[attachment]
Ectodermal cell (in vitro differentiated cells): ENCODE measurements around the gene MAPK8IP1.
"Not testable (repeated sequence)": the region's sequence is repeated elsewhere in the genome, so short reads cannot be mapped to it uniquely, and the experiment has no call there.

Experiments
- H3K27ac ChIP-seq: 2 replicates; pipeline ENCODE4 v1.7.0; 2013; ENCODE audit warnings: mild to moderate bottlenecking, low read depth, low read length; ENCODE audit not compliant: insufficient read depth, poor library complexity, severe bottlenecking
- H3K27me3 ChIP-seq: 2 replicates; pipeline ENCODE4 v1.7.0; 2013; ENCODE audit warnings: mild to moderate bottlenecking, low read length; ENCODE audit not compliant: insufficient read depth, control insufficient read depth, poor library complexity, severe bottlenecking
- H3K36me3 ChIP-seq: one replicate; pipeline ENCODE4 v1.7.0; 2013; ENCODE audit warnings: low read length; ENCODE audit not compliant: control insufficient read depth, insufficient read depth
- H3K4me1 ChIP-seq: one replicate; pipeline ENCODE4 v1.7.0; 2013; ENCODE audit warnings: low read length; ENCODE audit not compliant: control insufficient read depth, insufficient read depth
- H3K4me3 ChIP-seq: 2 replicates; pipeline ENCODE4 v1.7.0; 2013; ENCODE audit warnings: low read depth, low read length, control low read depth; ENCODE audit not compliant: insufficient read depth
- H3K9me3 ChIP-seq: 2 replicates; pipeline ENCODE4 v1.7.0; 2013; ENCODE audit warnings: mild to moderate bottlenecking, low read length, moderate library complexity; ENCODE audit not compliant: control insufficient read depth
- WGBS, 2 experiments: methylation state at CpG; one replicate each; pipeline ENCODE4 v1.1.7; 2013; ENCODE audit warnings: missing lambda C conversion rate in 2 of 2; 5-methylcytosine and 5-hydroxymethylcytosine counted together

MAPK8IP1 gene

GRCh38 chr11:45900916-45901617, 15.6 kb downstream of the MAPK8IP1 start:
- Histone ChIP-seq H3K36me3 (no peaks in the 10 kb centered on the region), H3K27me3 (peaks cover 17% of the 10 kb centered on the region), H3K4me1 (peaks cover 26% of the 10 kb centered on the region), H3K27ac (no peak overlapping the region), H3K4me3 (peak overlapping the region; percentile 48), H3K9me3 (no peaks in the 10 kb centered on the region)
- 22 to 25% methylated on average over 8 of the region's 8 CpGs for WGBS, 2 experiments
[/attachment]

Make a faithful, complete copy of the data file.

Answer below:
Ectodermal cell (in vitro differentiated cells): ENCODE measurements around the gene MAPK8IP1.
"Not testable (repeated sequence)": the region's sequence is repeated elsewhere in the genome, so short reads cannot be mapped to it uniquely, and the experiment has no call there.

Experiments
- H3K27ac ChIP-seq: 2 replicates; pipeline ENCODE4 v1.7.0; 2013; ENCODE audit warnings: mild to moderate bottlenecking, low read depth, low read length; ENCODE audit not compliant: insufficient read depth, poor library complexity, severe bottlenecking
- H3K27me3 ChIP-seq: 2 replicates; pipeline ENCODE4 v1.7.0; 2013; ENCODE audit warnings: mild to moderate bottlenecking, low read length; ENCODE audit not compliant: insufficient read depth, control insufficient read depth, poor library complexity, severe bottlenecking
- H3K36me3 ChIP-seq: one replicate; pipeline ENCODE4 v1.7.0; 2013; ENCODE audit warnings: low read length; ENCODE audit not compliant: control insufficient read depth, insufficient read depth
- H3K4me1 ChIP-seq: one replicate; pipeline ENCODE4 v1.7.0; 2013; ENCODE audit warnings: low read length; ENCODE audit not compliant: control insufficient read depth, insufficient read depth
- H3K4me3 ChIP-seq: 2 replicates; pipeline ENCODE4 v1.7.0; 2013; ENCODE audit warnings: low read depth, low read length, control low read depth; ENCODE audit not compliant: insufficient read depth
- H3K9me3 ChIP-seq: 2 replicates; pipeline ENCODE4 v1.7.0; 2013; ENCODE audit warnings: mild to moderate bottlenecking, low read length, moderate library complexity; ENCODE audit not compliant: control insufficient read depth
- WGBS, 2 experiments: methylation state at CpG; one replicate each; pipeline ENCODE4 v1.1.7; 2013; ENCODE audit warnings: missing lambda C conversion rate in 2 of 2; 5-methylcytosine and 5-hydroxymethylcytosine counted together

MAPK8IP1 gene

GRCh38 chr11:45900916-45901617, 15.6 kb downstream of the MAPK8IP1 start:
- Histone ChIP-seq H3K36me3 (no peaks in the 10 kb centered on the region), H3K27me3 (peaks cover 17% of the 10 kb centered on the region), H3K4me1 (peaks cover 26% of the 10 kb centered on the region), H3K27ac (no peak overlapping the region), H3K4me3 (peak overlapping the region; percentile 48), H3K9me3 (no peaks in the 10 kb centered on the region)
- 22 to 25% methylated on average over 8 of the region's 8 CpGs for WGBS, 2 experiments